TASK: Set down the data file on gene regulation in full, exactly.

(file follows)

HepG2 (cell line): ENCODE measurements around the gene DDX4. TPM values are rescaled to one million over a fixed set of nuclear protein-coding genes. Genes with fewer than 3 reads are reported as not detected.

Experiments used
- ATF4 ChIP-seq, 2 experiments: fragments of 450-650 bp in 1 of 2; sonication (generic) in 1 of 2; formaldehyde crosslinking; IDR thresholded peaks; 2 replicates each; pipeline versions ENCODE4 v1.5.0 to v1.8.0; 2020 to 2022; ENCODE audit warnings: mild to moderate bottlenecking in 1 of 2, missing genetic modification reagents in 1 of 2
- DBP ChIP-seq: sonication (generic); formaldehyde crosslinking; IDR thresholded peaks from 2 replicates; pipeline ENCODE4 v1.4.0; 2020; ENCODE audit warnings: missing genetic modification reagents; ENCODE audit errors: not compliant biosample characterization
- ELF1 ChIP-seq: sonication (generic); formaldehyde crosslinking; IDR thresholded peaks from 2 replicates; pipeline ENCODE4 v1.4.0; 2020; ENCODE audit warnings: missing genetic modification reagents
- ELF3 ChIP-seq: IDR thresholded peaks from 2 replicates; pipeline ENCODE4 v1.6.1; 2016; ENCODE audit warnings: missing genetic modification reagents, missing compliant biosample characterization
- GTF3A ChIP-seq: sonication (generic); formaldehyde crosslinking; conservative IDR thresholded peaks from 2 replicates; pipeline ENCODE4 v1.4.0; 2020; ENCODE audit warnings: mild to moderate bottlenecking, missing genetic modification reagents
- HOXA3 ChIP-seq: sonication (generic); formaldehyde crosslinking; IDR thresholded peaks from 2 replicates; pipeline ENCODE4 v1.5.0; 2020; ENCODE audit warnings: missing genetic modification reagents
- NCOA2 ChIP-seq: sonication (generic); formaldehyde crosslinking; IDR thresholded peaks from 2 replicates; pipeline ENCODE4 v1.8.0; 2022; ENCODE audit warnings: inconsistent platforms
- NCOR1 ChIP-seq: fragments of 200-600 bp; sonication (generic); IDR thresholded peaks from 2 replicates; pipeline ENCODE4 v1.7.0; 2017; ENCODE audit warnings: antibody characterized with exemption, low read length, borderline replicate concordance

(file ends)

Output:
HepG2 (cell line): ENCODE measurements around the gene DDX4. TPM values are rescaled to one million over a fixed set of nuclear protein-coding genes. Genes with fewer than 3 reads are reported as not detected.

Experiments used
- ATF4 ChIP-seq, 2 experiments: fragments of 450-650 bp in 1 of 2; sonication (generic) in 1 of 2; formaldehyde crosslinking; IDR thresholded peaks; 2 replicates each; pipeline versions ENCODE4 v1.5.0 to v1.8.0; 2020 to 2022; ENCODE audit warnings: mild to moderate bottlenecking in 1 of 2, missing genetic modification reagents in 1 of 2
- DBP ChIP-seq: sonication (generic); formaldehyde crosslinking; IDR thresholded peaks from 2 replicates; pipeline ENCODE4 v1.4.0; 2020; ENCODE audit warnings: missing genetic modification reagents; ENCODE audit errors: not compliant biosample characterization
- ELF1 ChIP-seq: sonication (generic); formaldehyde crosslinking; IDR thresholded peaks from 2 replicates; pipeline ENCODE4 v1.4.0; 2020; ENCODE audit warnings: missing genetic modification reagents
- ELF3 ChIP-seq: IDR thresholded peaks from 2 replicates; pipeline ENCODE4 v1.6.1; 2016; ENCODE audit warnings: missing genetic modification reagents, missing compliant biosample characterization
- GTF3A ChIP-seq: sonication (generic); formaldehyde crosslinking; conservative IDR thresholded peaks from 2 replicates; pipeline ENCODE4 v1.4.0; 2020; ENCODE audit warnings: mild to moderate bottlenecking, missing genetic modification reagents
- HOXA3 ChIP-seq: sonication (generic); formaldehyde crosslinking; IDR thresholded peaks from 2 replicates; pipeline ENCODE4 v1.5.0; 2020; ENCODE audit warnings: missing genetic modification reagents
- NCOA2 ChIP-seq: sonication (generic); formaldehyde crosslinking; IDR thresholded peaks from 2 replicates; pipeline ENCODE4 v1.8.0; 2022; ENCODE audit warnings: inconsistent platforms
- NCOR1 ChIP-seq: fragments of 200-600 bp; sonication (generic); IDR thresholded peaks from 2 replicates; pipeline ENCODE4 v1.7.0; 2017; ENCODE audit warnings: antibody characterized with exemption, low read length, borderline replicate concordance